Two sites in the Killdeer Mountains are of particular interest. The Killdeer Mountain Battle State Historic Site is located on the southeast edge of the Killdeer Mountains, seven miles northwest of the town of Killdeer (Section 34, T. 146 N., R. 96 W.). The Battle of the Killdeer Mountains took place on July 28, 1864 when General Sully and 2,200 troops used artillery on 6,000 Teton and Yanktonai Sioux in revenge for the uprising of Santee Sioux in southern Minnesota. Sully decimated the Sioux, killing many of them and destroying their camp and equipment. Less than a year earlier, on September 3, 1863, Sully had accomplished a similar feat at the Battle of Whitestone Hill, where his troops killed, captured or wounded 300 to 400 Sioux Indians. Medicine Hole is, indeed, a hole in the ground, but it is not a cave in the traditional sense because it did not form as most caves do. No solution of carbonates was involved, and there are no stalactites or stalagmites. It is, rather, a crack in the ground, where a large block of material has begun to fall away from the main body of the southern butte of the Killdeer Mountain. Medicine Hole is located on private land and, as I write this, in 2015, the area is not open to public access. Please respect the wishes of the land owner. The Killdeer Mountains support the largest deciduous forest in southwestern North Dakota, except for the forests on the floodplains bordering the major rivers. The Killdeer Mountain forest consists largely of aspen and oak, with some ash, elm, birch, and juniper, along with shrubs such as chokecherry, willow, plum and buffaloberry. The forest is interesting in that it contains species that tend to be found in more boreal settings, areas that may be 200 miles or more to the northeast.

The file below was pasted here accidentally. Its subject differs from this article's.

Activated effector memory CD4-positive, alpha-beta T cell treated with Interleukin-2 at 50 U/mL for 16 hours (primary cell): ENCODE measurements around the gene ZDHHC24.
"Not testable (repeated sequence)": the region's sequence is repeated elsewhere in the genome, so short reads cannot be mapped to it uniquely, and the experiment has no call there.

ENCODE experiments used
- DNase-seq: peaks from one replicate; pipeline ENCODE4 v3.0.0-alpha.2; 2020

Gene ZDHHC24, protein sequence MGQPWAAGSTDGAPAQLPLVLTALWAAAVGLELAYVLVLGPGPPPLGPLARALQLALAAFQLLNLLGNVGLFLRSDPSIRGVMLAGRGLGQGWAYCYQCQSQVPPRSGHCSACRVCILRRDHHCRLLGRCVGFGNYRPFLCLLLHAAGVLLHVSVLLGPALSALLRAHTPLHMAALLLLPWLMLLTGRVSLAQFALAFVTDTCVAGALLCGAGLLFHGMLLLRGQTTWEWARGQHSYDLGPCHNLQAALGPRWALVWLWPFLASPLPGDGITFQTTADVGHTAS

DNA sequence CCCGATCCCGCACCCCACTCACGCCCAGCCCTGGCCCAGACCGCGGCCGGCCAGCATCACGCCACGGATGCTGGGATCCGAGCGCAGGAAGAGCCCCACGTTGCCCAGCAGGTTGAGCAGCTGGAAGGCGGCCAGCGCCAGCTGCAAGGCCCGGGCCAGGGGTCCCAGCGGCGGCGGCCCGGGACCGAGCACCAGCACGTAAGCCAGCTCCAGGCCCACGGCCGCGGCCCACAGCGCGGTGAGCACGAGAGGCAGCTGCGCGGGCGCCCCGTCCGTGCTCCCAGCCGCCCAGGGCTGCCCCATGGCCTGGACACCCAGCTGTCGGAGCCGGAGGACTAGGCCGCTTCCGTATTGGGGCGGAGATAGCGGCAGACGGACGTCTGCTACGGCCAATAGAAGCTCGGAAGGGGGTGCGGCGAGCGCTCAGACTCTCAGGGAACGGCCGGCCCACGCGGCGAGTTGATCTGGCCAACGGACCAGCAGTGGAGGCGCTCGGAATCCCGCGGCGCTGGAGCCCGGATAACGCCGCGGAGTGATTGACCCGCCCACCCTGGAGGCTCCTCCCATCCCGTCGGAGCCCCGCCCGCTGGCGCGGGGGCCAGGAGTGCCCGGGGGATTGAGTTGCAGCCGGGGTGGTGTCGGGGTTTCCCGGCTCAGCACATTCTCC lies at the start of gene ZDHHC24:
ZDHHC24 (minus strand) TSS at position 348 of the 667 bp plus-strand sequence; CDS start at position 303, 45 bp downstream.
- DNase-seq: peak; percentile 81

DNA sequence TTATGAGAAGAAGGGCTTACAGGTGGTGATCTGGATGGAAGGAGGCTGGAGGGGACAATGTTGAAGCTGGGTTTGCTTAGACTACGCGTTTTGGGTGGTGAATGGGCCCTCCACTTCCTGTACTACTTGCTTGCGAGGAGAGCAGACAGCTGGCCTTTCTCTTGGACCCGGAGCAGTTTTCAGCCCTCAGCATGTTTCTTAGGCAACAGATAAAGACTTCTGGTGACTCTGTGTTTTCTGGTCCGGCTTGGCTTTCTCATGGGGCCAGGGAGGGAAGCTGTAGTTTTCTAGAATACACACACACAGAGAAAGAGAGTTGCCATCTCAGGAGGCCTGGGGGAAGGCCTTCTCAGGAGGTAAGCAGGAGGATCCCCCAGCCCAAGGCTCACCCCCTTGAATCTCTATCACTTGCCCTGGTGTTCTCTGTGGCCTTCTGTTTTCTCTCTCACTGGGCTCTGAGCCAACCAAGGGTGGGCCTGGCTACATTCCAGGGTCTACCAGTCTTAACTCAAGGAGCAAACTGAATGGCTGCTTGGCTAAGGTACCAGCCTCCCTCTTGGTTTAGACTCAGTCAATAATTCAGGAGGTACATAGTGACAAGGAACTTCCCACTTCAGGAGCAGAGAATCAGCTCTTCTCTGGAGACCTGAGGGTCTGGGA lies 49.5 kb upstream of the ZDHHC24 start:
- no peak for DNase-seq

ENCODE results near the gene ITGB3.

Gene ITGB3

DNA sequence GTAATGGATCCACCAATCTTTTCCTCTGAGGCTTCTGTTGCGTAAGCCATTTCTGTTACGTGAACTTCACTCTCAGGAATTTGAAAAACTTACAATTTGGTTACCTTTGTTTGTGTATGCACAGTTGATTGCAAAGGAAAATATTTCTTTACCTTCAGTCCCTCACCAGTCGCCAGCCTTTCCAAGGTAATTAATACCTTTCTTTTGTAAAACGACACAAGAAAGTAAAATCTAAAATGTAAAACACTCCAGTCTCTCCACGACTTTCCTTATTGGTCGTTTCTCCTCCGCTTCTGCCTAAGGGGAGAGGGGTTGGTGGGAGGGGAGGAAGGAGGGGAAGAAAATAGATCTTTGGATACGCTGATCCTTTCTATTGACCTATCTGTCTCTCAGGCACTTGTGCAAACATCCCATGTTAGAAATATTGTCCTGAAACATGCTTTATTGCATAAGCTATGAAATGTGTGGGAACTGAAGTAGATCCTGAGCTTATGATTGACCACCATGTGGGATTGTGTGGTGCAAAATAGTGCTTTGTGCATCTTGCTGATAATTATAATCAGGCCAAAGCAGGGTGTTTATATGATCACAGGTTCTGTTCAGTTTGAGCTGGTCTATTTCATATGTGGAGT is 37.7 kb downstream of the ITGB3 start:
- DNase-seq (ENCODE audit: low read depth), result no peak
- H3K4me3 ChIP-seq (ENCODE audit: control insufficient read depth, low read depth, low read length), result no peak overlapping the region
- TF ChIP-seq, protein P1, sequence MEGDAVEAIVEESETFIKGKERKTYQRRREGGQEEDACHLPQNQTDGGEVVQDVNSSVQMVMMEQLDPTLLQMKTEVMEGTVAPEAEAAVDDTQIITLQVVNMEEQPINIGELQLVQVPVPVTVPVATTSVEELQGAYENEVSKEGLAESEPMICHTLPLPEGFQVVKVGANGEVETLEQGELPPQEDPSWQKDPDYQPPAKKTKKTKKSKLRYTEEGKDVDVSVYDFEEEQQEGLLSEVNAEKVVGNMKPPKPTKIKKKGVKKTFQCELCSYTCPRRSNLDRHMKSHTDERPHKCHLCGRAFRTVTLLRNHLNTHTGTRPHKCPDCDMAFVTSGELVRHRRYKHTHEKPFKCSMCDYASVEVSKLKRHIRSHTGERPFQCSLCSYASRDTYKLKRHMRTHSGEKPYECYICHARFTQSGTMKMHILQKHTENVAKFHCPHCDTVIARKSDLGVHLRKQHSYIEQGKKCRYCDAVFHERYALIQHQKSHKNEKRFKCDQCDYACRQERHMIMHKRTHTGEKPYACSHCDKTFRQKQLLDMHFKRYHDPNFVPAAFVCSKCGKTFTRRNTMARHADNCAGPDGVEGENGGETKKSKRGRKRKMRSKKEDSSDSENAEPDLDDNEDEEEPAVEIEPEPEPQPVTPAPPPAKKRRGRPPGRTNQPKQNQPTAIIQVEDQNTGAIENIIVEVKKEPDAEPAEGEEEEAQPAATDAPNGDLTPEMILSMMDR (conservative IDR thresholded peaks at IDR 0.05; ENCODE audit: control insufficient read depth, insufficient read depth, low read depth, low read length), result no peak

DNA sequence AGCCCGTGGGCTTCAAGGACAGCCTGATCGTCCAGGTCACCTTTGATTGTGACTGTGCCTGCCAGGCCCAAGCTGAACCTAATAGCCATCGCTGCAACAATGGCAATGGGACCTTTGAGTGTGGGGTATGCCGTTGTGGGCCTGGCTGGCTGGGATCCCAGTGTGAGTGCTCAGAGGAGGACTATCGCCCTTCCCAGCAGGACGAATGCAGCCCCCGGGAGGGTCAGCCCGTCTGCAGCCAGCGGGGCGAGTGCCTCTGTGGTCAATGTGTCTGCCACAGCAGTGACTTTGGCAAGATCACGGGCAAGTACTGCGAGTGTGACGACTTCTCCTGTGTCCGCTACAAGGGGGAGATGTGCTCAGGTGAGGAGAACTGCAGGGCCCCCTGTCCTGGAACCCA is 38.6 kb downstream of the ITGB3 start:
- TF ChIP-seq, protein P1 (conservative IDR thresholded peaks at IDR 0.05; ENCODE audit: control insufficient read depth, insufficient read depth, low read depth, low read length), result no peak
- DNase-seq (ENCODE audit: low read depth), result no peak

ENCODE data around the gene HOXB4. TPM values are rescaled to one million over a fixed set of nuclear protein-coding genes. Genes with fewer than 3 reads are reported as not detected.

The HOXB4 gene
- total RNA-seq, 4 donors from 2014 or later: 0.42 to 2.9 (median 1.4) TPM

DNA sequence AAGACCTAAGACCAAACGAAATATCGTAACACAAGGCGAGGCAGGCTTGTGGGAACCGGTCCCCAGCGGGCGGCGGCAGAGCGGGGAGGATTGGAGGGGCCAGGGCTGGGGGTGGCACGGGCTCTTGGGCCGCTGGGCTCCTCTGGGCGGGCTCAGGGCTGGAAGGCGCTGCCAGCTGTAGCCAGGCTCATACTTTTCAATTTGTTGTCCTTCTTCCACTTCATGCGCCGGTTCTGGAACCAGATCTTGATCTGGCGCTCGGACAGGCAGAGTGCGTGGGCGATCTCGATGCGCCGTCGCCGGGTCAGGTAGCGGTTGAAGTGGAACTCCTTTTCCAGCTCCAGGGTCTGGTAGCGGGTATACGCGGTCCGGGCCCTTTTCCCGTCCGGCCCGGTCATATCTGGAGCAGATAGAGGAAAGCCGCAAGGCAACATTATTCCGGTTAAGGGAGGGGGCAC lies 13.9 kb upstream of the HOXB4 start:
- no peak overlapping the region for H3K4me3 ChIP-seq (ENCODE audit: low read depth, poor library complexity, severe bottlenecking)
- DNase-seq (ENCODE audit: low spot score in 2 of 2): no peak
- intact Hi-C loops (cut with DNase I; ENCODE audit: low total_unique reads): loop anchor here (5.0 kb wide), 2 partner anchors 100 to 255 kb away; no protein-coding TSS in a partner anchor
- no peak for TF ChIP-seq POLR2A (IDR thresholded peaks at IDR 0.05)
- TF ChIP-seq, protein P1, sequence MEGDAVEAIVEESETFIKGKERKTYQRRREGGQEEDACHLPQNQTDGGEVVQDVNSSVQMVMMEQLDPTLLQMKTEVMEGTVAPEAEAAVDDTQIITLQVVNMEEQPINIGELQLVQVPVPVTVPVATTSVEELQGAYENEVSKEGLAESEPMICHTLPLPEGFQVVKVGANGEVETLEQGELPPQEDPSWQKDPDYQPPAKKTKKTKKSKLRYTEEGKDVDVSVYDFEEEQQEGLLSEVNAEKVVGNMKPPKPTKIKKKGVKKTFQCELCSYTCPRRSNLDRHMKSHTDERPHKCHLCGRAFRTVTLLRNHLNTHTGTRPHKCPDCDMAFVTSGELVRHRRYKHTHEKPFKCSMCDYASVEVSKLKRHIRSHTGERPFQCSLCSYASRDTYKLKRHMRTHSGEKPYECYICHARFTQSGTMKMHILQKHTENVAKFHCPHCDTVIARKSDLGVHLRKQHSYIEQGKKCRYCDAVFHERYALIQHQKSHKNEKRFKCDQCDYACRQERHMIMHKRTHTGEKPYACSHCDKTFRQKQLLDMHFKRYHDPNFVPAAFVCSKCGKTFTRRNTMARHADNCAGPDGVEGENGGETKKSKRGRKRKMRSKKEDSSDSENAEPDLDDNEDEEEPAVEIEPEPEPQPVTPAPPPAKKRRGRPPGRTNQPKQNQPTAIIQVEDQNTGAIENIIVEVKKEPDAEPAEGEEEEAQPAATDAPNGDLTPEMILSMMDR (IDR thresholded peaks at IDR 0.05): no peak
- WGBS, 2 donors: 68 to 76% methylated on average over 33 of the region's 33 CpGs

In summary, the Killdeer Mountains are an erosional feature, preserved because of their resistant caprock of tuffaceous sandstone and limestone. Erosion of the area began in late Miocene time, and continued into Pleistocene time, resulting in gravel-covered, flat, sloping surfaces (pediments) around the flanks of the Killdeer Mountain uplands. These gravel deposits, up to ten feet thick, were derived from the sandstone and limestone beds higher up in the Killdeers. The gravels are themselves resistant to further erosion and they help to retard the rate of the ongoing, modern erosion cycle. The current erosion cycle began when the nearby Little Missouri River was diverted by a glacier from its northerly route so that it flowed (flows) eastward to its modern confluence with the Missouri River. As a result of the diversion, and the resulting steeper gradient over which it flows, the Little Missouri River began to erode vigorously, carving the badlands through which the modern river flows today. Although the Killdeer Mountains show no evidence of ever having been glaciated, their modern topography dates largely to the Pleistocene. Old ice wedges can be seen in the pediment gravels in places, testimony to the time when the area was subjected to tundra conditions during one or more of the glacial epochs. There were no glaciers over the Killdeers, but continuous frigid conditions provided a tundra ecosystem. *Frost Wedges: Frost wedges are common, but many areas of patterned ground that have been interpreted to be frost polygons are really dessication cracks developed in silcrete. These are much older than frost wedges, such as this one, which formed in loose materials.